Prof Adrian Furnham: Every disruption involves threat and opportunity

We live in turbulent times: times of both threat and opportunity. They really test managers.

So, what are the fundamental principles of good management to ensure staff are happy, motivated and productive? Can you teach experts to become good people managers and, if so, how? What is the role of money in motivation? And how can we engage rather than disenchant our staff?

We know from futurologists that the world of work is changing fast, even though many predictions have not come true. But where we work, for whom we work and with whom we work are all in flux.

How do you manage the older worker? What are young people really like in the workplace? What is the workplace and organisation of the (near) future going to look like?

Finally, I address the (continual) management of change. Which strategies work best and why? No one ever said managing people was easy, but we can learn to do it better and ensure our organisation thrives and survives in an uncertain world.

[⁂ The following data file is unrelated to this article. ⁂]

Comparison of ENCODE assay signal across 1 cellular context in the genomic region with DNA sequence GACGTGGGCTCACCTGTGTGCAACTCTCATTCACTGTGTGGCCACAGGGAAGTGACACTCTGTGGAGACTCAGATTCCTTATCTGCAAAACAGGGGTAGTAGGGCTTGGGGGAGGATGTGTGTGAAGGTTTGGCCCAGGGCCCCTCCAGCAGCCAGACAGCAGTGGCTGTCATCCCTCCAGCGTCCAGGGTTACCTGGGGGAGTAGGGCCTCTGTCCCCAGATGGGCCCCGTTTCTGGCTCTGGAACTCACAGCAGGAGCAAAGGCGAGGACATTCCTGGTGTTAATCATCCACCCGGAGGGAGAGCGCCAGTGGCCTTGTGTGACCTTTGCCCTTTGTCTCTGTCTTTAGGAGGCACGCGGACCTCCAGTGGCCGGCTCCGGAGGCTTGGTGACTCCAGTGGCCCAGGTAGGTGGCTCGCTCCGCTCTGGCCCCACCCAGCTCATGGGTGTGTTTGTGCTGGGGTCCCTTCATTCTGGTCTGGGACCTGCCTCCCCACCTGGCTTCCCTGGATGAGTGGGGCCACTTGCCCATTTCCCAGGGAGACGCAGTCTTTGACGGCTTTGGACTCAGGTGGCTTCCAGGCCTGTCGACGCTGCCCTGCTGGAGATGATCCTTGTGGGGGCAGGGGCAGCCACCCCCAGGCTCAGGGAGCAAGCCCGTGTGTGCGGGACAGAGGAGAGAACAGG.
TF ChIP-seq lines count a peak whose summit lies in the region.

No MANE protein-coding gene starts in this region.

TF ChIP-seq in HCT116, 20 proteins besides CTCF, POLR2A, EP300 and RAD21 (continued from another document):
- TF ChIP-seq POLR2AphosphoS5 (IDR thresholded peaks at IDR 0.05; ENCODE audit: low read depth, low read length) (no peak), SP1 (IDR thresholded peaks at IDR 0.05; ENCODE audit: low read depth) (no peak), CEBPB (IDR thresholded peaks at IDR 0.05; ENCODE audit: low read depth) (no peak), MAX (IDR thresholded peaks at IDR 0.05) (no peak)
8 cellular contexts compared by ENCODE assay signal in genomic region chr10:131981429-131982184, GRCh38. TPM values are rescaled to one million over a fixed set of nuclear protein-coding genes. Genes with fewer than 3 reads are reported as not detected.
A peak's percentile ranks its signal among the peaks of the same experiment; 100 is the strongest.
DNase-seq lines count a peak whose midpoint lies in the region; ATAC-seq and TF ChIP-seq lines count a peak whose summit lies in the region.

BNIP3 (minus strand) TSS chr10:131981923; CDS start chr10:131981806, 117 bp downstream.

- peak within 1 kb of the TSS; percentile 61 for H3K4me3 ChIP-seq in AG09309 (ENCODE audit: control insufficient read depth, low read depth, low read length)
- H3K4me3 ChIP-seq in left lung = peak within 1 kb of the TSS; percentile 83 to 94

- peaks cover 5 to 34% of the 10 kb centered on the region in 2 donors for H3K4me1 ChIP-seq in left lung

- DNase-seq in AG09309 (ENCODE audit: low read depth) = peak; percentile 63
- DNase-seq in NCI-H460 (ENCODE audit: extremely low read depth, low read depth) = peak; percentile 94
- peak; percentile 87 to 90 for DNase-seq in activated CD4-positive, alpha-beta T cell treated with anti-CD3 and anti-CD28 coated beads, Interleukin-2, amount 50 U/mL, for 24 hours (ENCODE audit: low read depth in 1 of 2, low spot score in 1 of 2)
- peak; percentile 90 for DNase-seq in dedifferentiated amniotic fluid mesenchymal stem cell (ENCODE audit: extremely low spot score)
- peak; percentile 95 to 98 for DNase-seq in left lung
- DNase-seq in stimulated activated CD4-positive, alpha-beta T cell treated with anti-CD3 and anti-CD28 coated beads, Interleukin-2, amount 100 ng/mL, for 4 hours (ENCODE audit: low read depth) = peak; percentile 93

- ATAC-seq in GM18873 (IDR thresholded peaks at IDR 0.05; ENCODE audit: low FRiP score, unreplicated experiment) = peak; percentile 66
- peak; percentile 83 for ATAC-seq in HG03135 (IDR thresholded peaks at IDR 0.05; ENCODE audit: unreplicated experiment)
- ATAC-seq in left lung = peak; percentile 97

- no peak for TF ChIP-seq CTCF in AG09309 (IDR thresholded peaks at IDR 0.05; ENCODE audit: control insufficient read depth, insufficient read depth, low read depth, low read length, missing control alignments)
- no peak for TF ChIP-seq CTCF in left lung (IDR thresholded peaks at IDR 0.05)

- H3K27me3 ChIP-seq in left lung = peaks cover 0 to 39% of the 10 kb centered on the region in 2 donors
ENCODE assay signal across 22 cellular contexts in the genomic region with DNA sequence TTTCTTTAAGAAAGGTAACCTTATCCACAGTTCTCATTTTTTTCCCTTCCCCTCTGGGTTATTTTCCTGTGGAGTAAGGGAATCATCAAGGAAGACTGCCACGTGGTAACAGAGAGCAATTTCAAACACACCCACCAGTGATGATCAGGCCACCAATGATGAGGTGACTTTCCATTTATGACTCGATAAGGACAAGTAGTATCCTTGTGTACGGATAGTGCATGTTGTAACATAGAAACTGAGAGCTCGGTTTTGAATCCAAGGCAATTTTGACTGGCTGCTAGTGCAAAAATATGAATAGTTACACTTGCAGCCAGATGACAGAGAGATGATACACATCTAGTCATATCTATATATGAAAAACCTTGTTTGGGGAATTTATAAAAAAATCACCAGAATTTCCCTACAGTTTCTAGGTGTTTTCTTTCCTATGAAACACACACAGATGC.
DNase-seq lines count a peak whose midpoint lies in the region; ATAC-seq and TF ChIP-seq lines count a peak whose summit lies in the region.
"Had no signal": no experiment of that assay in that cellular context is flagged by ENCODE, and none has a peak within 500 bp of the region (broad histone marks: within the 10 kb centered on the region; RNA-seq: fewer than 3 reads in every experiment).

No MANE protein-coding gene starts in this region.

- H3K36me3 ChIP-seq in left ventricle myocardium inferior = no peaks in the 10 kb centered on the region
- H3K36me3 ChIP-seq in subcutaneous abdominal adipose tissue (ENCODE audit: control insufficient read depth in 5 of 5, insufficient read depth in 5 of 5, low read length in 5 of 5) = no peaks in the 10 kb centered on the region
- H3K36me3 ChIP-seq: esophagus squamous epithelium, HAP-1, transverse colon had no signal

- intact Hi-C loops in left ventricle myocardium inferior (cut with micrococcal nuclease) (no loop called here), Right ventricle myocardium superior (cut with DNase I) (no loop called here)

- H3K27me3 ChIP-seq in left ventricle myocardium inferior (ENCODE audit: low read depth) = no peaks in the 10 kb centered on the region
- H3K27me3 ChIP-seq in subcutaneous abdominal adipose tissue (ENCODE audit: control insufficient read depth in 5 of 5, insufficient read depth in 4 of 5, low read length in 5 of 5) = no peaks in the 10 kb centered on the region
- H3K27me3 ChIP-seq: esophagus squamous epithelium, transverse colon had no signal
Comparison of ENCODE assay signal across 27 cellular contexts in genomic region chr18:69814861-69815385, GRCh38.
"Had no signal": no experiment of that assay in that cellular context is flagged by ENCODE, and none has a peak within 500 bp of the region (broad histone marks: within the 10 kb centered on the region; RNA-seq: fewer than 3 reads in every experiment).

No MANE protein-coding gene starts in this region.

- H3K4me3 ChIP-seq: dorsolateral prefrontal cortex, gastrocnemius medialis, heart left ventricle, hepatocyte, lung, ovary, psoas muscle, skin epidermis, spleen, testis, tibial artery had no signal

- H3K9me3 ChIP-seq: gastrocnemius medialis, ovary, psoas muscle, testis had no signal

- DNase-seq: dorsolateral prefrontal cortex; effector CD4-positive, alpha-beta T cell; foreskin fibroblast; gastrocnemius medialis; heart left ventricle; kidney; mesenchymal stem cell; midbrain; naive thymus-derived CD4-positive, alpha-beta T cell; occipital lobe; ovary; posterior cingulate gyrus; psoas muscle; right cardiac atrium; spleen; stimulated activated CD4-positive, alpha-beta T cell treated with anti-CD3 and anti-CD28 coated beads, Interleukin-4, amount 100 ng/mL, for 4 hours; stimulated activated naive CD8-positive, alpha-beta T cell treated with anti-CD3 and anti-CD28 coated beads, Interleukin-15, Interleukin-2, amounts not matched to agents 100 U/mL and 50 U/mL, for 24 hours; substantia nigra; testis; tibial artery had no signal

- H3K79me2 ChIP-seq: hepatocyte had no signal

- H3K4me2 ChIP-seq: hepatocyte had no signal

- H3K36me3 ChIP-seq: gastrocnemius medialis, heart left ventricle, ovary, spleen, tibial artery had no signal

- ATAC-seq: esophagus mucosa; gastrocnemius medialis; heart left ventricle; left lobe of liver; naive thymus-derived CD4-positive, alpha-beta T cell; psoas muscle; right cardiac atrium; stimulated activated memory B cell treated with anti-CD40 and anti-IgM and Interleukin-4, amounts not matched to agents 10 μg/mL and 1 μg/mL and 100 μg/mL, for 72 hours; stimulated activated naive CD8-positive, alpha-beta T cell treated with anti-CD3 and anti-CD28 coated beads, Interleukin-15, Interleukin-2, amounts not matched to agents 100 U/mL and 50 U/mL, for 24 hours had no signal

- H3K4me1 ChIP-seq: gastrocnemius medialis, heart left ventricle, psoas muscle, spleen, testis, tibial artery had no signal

Nominated by HR magazine as one of the ‘20 Most Influential’ in HR, Prof Adrian Furnham is a Fellow of the British Psychological Society and is among the most productive psychologists in the world. He has been a consultant to more than 20 major international companies, with particular interests in top team development, management change performance management systems, psychometric testing and leadership derailment.

Prof Sydney Finkelstein: Great leaders create other great leaders